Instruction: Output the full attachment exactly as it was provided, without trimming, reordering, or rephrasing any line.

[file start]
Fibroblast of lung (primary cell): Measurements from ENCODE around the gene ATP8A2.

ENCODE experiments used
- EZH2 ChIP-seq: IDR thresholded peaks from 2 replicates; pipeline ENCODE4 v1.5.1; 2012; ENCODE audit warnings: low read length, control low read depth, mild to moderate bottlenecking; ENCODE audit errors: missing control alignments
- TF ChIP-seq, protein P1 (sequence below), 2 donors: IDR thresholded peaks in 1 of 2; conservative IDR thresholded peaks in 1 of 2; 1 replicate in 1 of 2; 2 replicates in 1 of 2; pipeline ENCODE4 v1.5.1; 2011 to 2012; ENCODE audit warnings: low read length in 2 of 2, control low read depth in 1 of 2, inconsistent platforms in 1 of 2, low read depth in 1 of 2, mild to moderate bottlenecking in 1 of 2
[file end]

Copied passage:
Fibroblast of lung (primary cell): Measurements from ENCODE around the gene ATP8A2.

ENCODE experiments used
- EZH2 ChIP-seq: IDR thresholded peaks from 2 replicates; pipeline ENCODE4 v1.5.1; 2012; ENCODE audit warnings: low read length, control low read depth, mild to moderate bottlenecking; ENCODE audit errors: missing control alignments
- TF ChIP-seq, protein P1 (sequence below), 2 donors: IDR thresholded peaks in 1 of 2; conservative IDR thresholded peaks in 1 of 2; 1 replicate in 1 of 2; 2 replicates in 1 of 2; pipeline ENCODE4 v1.5.1; 2011 to 2012; ENCODE audit warnings: low read length in 2 of 2, control low read depth in 1 of 2, inconsistent platforms in 1 of 2, low read depth in 1 of 2, mild to moderate bottlenecking in 1 of 2